HAPPY: I didn’t know that you hadn’t recorded live drums on any of your records. It’s all been in the box?

TOM: It’s been in the box, yeah. I guess I’ve kind of thought of myself as a beatmaker and part of that is programming drums in the box, but with this record it was a whole different approach. And there were programmed drums on this record as well, I’ve added some claps and that to what Yussef played.

HAPPY: It sounds like it’s more about getting to the right sound, not how you get there, for you?

TOM: Definitely, yeah. It’s about how it sounds, really. If no one cares about the way someone – people don’t really care about the process in this sort of music, generally it’s the end product and if you can get a good sound with just your laptop… like Kaytranada is literally on FL Studio and a laptop, where a lot of people would frown on that because it’s not a fancy DAW. If it works for him…

HAPPY: That’s refreshing, and I think people are coming around to it more and more. That idea that whatever you choose to master, it’s a valid path.

TOM: Definitely.

HAPPY: Did you do much sampling on this record?

TOM: We did some sampling. There was a track called The Real, that came from a day – actually I was in the studio with Loyle Carner in the morning and I said to Yussef ‘do you want to come through?’ He put some drums on the track with Loyle, and Loyle left, and then we recorded two or three more tracks that day that are now on the album, so that was an insanely productive day. One of the drums that he recorded later that day, I went home and chopped it up and sampled some Aretha Franklin, and that’s a track called The Real, a song on the record. I think that’s the only typical sampling track, then I guess there’s a fusion of the stuff that I used to do more with live drums.

HAPPY: The Real is a shorter track in the middle if I remember right… what were the other two tracks from that session?

TOM: What Kinda Music, the drums were done that day, The Real, and I think Storm Before The Calm.

HAPPY: That’s interesting – first, middle, and last tracks on the record. Framework.

TOM: (Laughs)

HAPPY: I want to talk about Blue Note – I’m a massive fan of Blue Note but apparently not that big of a fan, because I had no idea they did contemporary releases. How has it felt to become part of that story?

TOM: It’s really cool, when we heard it was a possibility we were very excited and trying to weigh up the pros and cons, and we decided to go for it because they have such a legendary history. You know, they might not be the most powerful label these days or they won’t be able to push the record as much as a label with more money, but just to have that stamp of Blue Note… and I think the music will spread via word of mouth, you know? It’s one of those albums people will come back to. It feels amazing to have that stamp.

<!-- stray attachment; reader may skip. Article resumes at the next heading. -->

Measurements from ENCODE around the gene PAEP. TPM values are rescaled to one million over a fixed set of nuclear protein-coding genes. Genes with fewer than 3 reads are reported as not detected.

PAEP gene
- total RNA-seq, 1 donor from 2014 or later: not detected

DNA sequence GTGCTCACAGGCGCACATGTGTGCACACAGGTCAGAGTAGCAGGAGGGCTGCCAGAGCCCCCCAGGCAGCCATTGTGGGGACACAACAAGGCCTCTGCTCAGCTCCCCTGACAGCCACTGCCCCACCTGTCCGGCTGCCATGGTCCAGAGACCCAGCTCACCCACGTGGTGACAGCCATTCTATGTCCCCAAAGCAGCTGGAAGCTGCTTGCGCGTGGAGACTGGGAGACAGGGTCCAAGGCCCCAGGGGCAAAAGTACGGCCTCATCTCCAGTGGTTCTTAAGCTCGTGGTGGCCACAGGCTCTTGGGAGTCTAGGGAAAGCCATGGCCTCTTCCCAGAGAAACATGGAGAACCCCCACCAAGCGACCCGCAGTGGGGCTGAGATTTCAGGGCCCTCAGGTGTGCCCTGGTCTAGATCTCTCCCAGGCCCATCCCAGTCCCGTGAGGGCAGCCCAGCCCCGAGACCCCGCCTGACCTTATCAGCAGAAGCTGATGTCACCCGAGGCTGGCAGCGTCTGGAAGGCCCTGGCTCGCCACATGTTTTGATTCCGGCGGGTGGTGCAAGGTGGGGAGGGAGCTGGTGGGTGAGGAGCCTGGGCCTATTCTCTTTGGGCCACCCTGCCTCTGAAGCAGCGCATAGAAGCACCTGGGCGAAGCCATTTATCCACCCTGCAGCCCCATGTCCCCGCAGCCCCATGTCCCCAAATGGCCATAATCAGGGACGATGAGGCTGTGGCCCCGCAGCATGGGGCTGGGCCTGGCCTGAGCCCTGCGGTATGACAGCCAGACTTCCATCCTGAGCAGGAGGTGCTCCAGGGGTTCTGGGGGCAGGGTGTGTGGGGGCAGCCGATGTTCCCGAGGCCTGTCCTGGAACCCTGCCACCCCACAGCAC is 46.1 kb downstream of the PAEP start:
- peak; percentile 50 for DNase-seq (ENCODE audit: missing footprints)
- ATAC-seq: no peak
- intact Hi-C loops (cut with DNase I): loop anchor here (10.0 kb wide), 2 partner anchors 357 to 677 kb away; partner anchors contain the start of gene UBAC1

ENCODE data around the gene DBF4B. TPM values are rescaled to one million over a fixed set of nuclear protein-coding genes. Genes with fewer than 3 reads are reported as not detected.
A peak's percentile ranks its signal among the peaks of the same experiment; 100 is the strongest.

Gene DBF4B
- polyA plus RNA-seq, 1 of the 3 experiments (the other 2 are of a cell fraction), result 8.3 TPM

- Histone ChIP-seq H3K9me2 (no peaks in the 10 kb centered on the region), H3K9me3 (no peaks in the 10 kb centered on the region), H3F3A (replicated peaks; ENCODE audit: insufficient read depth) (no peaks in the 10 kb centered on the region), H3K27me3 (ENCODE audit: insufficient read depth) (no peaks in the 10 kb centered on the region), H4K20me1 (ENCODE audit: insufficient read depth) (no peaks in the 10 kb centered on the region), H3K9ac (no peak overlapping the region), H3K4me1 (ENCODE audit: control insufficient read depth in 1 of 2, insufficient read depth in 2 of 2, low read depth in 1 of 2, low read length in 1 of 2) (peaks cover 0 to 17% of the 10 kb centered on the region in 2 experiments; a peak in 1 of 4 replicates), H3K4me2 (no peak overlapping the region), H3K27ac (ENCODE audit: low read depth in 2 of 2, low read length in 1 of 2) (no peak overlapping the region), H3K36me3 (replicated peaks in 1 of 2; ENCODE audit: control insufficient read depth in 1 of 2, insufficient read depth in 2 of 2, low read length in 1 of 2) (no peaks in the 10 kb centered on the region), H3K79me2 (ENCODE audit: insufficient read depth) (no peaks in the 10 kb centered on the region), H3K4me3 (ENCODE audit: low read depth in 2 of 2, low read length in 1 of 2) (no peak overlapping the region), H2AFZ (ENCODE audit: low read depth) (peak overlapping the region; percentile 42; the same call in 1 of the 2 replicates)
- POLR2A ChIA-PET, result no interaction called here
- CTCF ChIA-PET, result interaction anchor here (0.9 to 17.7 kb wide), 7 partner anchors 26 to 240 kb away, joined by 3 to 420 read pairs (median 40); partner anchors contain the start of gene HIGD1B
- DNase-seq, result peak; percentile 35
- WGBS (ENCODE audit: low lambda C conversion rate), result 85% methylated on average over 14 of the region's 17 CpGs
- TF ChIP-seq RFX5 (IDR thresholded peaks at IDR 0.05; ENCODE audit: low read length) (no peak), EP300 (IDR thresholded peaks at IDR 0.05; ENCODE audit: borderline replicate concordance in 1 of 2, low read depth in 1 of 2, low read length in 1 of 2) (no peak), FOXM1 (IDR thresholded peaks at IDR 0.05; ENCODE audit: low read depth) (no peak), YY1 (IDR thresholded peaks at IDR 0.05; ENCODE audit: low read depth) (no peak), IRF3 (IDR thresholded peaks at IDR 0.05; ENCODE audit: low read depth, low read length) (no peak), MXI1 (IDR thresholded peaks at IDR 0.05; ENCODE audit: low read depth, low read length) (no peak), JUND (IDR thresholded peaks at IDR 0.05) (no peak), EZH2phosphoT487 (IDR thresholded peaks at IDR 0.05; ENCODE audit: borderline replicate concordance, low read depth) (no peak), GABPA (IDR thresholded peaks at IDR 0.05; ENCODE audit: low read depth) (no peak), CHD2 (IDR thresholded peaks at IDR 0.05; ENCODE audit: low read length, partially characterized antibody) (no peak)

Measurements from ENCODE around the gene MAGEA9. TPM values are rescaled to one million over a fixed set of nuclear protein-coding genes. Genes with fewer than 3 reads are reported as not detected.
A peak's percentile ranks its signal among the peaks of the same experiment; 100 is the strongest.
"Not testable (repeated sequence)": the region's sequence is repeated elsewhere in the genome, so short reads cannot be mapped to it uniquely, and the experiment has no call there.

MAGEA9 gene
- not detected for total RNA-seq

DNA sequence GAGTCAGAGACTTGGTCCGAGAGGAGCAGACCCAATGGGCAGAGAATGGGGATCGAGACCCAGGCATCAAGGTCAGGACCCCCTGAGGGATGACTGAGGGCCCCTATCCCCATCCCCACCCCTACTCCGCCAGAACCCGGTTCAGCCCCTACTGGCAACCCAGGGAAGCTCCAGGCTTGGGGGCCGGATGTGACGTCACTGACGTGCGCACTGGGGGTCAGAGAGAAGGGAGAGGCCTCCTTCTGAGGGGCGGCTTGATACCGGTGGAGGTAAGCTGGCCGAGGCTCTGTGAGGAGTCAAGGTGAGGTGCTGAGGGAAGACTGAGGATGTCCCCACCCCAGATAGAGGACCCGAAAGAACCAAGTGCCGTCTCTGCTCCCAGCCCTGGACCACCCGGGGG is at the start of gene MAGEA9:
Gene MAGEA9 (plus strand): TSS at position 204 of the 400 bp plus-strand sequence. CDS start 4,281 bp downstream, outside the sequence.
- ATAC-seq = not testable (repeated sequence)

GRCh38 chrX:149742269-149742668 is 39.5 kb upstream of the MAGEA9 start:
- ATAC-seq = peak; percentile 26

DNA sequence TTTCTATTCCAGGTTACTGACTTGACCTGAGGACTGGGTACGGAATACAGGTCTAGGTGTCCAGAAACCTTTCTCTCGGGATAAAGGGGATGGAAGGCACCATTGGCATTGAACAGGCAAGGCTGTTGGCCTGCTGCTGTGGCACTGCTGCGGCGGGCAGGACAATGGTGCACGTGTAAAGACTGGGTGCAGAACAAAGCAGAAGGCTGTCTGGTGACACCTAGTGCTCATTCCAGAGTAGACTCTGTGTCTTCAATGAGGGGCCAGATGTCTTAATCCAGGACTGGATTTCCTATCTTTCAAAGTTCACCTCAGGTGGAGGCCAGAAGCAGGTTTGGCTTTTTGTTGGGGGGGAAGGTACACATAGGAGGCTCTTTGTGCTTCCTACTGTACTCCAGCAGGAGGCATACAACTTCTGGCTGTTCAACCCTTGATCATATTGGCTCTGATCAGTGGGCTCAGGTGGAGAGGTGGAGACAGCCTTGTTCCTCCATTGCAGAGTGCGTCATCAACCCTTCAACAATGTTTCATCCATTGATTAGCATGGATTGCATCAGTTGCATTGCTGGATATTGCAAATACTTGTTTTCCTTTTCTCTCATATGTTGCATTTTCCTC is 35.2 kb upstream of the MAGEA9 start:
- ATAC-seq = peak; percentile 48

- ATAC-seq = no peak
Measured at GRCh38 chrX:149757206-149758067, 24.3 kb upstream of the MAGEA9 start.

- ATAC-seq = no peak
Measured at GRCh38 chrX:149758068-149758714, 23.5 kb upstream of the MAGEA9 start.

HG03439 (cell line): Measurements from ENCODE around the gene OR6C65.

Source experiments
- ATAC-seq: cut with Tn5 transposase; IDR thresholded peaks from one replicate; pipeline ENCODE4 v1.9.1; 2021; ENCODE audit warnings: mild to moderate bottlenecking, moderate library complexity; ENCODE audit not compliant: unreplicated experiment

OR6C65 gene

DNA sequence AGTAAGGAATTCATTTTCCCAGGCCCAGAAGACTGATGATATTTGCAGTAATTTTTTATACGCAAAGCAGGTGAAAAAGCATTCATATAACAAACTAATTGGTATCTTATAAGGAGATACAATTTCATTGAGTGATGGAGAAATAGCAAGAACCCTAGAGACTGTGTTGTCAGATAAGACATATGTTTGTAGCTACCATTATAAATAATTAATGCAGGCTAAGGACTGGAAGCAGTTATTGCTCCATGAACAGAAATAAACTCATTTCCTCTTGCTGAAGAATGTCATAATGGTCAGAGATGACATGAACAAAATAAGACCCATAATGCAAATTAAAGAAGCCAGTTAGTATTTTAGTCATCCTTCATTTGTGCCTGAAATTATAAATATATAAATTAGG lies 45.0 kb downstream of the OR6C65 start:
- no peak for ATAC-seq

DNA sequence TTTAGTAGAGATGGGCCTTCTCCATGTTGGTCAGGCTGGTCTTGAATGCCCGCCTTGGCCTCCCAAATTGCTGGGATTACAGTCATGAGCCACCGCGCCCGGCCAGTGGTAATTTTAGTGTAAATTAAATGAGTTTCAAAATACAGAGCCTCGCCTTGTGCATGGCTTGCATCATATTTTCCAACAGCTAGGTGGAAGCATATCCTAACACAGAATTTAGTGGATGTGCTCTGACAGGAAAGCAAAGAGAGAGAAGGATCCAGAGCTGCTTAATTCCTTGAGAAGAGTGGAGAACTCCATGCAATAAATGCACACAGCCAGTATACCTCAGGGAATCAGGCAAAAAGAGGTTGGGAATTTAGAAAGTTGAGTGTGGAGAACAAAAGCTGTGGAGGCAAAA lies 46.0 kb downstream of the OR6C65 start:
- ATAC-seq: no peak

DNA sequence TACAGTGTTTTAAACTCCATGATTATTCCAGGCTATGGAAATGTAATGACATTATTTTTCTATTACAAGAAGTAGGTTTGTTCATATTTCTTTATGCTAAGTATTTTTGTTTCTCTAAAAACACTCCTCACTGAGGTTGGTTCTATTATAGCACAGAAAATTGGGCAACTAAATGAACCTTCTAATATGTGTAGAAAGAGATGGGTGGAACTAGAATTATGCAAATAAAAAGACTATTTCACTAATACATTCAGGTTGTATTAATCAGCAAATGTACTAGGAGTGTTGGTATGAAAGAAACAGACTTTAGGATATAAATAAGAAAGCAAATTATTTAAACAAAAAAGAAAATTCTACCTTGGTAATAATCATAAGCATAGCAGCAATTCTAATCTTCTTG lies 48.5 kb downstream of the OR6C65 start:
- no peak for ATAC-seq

HAPPY: Is there a definitive Blue Note record or artist for you?

TOM: I love Robert Glasper, his early trio records. I love In My Element, Canvas.

HAPPY: We spoke to Ezra Collective recently and they made this great point that jazz, in its origins, wasn’t a genre that was considered elite, or for anyone in particular. It was for everyone. Do you think it’s made some return to that state of mind in recent years?

TOM: Yeah, good question. I mean it’s kind of evolved so much, I guess it used to be the popular music of that era when it started and then it… I guess modern jazz – and when I say modern jazz I mean popularised jazz like Ezra Collective, they make it quite accessible – it’s more accessible than old-school jazz I guess. It’s a good question, I’m not too sure on that one.

HAPPY: Sure. It’s interesting, jazz at least in Sydney or other Australian cities, aside from a few bands it’s still largely in that elite space where the tickets are a bit more expensive and they’re at certain venues, but in London it feels like it’s happening in cafes with £5 tickets.

TOM: It’s funny, people often talk about this London jazz scene… it’s so weird but I don’t really feel a part of it, or I’m not really aware of it too much. But I often get asked about it. I think from the outside looking in, you’d think there’s a bubbling community in London but I don’t know, from my point of view I’ve never felt a part of that as such.


What Kinda Music is out April 24th via Beyond the Groove/Blue Note Records/Caroline Australia. Grab your copy here.